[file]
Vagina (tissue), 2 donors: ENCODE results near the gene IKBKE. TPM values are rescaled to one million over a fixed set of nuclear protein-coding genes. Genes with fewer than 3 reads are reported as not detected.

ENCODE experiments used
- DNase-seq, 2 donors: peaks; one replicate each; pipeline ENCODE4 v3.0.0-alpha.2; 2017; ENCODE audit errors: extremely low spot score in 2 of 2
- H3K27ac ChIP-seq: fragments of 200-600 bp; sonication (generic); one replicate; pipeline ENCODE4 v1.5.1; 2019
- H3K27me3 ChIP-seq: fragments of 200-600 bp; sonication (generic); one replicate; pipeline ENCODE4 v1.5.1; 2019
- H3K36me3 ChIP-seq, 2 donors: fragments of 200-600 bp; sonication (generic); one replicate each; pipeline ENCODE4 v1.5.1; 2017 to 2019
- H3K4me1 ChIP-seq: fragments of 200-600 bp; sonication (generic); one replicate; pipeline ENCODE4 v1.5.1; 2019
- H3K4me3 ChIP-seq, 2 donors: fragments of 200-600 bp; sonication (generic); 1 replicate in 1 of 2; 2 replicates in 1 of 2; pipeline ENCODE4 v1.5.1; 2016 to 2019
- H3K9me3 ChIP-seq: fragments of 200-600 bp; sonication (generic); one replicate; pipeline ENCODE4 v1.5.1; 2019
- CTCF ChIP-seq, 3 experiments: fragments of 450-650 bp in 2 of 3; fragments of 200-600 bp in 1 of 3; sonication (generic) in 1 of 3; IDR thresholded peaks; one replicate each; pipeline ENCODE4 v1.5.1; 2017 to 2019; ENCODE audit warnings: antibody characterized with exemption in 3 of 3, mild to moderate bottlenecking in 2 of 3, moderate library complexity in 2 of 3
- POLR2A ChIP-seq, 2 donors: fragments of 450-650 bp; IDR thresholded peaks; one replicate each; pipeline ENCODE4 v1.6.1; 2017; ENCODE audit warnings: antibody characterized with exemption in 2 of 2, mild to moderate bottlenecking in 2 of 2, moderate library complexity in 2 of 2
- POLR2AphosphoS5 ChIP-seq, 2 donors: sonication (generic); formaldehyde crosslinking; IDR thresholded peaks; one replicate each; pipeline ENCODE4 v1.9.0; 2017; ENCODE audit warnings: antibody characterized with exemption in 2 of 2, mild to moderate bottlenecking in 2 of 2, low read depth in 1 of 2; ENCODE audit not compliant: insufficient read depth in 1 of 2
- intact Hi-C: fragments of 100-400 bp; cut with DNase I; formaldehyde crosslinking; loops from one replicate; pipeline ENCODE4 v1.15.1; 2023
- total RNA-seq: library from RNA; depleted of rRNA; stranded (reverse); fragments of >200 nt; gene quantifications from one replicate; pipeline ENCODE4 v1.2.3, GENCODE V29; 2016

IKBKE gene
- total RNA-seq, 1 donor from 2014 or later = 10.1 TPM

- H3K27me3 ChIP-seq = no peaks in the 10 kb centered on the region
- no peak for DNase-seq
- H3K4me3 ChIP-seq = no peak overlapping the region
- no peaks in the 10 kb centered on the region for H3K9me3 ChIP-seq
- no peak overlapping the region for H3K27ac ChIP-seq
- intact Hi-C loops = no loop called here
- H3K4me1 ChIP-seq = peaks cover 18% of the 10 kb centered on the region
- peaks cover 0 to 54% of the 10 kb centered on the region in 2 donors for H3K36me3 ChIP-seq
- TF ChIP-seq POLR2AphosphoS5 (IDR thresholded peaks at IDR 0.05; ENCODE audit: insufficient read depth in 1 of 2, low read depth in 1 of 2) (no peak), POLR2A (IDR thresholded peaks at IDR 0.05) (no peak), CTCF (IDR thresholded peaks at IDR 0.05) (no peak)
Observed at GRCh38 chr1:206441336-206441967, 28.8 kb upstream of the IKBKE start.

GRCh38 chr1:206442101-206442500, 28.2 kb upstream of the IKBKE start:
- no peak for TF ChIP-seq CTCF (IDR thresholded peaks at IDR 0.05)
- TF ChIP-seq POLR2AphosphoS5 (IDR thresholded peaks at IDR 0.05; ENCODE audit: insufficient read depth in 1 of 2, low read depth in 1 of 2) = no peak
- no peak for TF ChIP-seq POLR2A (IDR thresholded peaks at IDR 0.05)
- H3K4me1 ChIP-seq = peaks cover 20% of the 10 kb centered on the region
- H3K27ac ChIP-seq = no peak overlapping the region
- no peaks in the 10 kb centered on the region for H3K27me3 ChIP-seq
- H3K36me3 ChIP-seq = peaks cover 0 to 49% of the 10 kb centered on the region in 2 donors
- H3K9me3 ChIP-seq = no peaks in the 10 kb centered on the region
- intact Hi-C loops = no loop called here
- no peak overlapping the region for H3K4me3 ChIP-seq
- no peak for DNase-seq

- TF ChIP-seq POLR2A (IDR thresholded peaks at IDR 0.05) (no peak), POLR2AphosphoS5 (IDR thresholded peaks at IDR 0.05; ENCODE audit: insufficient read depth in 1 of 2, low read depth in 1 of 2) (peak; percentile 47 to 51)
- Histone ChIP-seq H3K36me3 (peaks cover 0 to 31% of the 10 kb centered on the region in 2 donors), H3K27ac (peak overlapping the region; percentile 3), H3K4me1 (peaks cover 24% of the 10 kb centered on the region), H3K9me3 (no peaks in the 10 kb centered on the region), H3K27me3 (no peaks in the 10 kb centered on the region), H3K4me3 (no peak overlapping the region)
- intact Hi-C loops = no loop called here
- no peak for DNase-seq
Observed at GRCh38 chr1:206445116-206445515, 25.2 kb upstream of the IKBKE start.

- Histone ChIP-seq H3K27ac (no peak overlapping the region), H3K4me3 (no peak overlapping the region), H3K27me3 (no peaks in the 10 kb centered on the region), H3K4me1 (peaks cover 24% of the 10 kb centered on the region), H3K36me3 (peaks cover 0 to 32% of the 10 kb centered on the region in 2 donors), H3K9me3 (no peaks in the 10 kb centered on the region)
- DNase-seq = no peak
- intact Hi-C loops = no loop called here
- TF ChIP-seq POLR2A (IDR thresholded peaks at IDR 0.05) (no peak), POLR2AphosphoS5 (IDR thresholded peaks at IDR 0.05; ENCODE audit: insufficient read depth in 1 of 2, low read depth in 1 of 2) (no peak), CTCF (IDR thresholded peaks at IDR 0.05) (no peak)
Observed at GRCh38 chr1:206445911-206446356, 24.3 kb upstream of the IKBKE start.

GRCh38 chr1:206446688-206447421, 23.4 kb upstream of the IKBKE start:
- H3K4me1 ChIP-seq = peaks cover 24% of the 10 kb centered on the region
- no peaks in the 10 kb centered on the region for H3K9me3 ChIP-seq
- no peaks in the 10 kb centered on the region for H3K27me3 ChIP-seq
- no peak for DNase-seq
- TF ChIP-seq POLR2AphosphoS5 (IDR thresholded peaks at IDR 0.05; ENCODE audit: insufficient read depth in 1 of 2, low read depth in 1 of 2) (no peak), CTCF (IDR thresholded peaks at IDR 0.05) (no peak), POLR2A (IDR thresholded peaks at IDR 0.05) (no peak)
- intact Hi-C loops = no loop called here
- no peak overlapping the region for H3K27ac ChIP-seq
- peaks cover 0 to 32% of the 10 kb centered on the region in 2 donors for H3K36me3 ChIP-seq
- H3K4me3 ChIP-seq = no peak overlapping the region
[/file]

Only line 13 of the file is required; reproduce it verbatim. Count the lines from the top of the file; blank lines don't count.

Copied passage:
- intact Hi-C: fragments of 100-400 bp; cut with DNase I; formaldehyde crosslinking; loops from one replicate; pipeline ENCODE4 v1.15.1; 2023